The Bass arena could add as much as 100,000 square feet of arena space and seating for 10,000 or more to the mix. There will be some competition between the two facilities, but more often than not they will complement each other, DuBois said.
The recent redevelopment of the Bass-funded Sundance Square, West 7th Street’s makeover into an entertainment district, and the anticipated equestrian center together will make central Fort Worth a unique and cohesive destination place, he said. “Progress is not easy,” DuBois said. “Do you think Sundance Square would be what it is today if there weren’t risk-takers like the Bass family?”
A new Bass arena would spur an increase in shows and tourism and no doubt prompt the construction of a new hotel or two, he said.
Arts organizations attract their fair share of tourists as well. Finding money to fund the arts and the convention centers isn’t easy, but Fort Worth figured out a way to do it, and in the end, everyone will benefit, DuBois said.
“It’s not the stock show against the museums,” he said.
Still, an us-against-them mentality can arise when arts groups grow suspicious about whether secret negotiations are occurring among city officials, politicians, and Event Facilities, the Ed Bass-led nonprofit group that is planning the arena. Little information has been shared publicly about the planned arena’s design, cost, funding, or exact location. The group’s bankroll has steadily increased from about $5 million in grants and contributions a few years ago to about $80 million in 2012, according to Event Facilities’ most recently filed Form 990.
And some grow nervous when they hear of things such as State Rep. Charlie Geren’s bill filed in 2011 to change state law to allow Fort Worth to bump its hotel tax from the state-approved 15 percent to 18 percent, with the extra money going exclusively to a venue designed for “rodeos, livestock shows, equestrian events, agricultural expositions, county fairs, or similar events” — in other words, Bass’ new arena.
Geren yanked the bill after the hotel industry caught wind of it and raised a ruckus. Geren, along with State Sen. Jane Nelson, filed revised versions of the bill in 2013 that didn’t increase hotel tax rates but funneled certain revenues to “enhance and upgrade convention center facilities, multipurpose arenas, multi-use facilities, and related infrastructure.” Bass’ proposed horse arena would fit that description. Hotels benefitting from the facilities would generate the additional taxes.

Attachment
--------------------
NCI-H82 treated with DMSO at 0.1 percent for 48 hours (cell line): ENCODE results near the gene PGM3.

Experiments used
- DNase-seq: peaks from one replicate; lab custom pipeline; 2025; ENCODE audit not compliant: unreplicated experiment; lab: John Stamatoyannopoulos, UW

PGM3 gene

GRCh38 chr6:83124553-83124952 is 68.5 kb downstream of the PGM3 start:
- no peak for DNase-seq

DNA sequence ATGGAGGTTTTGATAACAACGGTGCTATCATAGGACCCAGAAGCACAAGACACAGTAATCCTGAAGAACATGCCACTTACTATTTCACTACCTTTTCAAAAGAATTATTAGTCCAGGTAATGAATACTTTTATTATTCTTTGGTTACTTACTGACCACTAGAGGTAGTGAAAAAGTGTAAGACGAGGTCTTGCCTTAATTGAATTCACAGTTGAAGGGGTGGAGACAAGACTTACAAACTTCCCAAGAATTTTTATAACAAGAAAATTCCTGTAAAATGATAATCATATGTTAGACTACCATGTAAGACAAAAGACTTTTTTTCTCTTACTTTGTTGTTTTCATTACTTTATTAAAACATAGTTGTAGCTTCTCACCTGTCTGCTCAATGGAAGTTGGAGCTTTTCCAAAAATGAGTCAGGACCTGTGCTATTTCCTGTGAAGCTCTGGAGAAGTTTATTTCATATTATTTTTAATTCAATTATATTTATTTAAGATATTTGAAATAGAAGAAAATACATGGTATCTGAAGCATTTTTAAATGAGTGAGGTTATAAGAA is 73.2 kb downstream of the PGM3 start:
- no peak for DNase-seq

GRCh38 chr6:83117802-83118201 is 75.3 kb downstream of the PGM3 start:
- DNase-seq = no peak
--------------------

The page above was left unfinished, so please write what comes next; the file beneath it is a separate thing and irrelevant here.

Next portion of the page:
Julie Faver-Dylla, executive director of the Hotel Association of Tarant County, had warned that the 2011 version of the bill would negatively impact Fort Worth’s tourism because hotel taxes would be so high. The 2013 version of the bill, which became law on Sept. 1, is “a win-win situation,” Faver-Dylla said this week.
A local developer who asked not to be named said Event Facilities paid David M. Schwarz to design the arena. Schwarz has worked on other Bass projects, including Bass Performance Hall. The state-of-the-art horse arena’s cost is expected to approach $200 million, and Bass will probably expect the city to contribute a healthy portion, possibly through a bond package.
“The last I heard, the arena has been designed, and it’s ready to go,” the developer said. “It’s another piece to a wonderful puzzle.”
Ulich understands that the area is evolving, the puzzle pieces slowly coming together, with something special, she hopes, waiting at the end. “They are planning for the future, and they want this to be a place where people from all over the country and the world will come to,” she said.
When the stock show isn’t happening, the parking lots do sit empty for much of the time. But that is expected to change once the Bass arena is built and has begun attracting more events.
Even today, space limitations are a problem for equestrian events. A Granbury resident described driving to Fort Worth on a weekend in September to watch a horse show at the Will Rogers complex. The parking lots were packed, and no more seats were available inside the auditorium. He turned around and drove back home.
Trail Drive and the new parking spaces were built to accommodate horse events, but they also enlarge the Cultural District’s footprint as a whole. Some Cultural District patrons are excited that the Fort Worth Botanic Garden, which has always been physically separated from the museums by Harley Street and a foundry, is now connected and part of the mix.
The owner of Z’s Café was bitter after having his business killed by a paid parking lot that seemed to benefit only the stock show. Now Capua sees things in a somewhat different light.
“It’s easy to judge right now on [the basis of] what’s been happening in the past one or two years, but as a city we are growing rapidly, and if want to remain competitive, there is a big picture,” he said. “Looking long term for the next generation, it’s exciting to think about what could be.”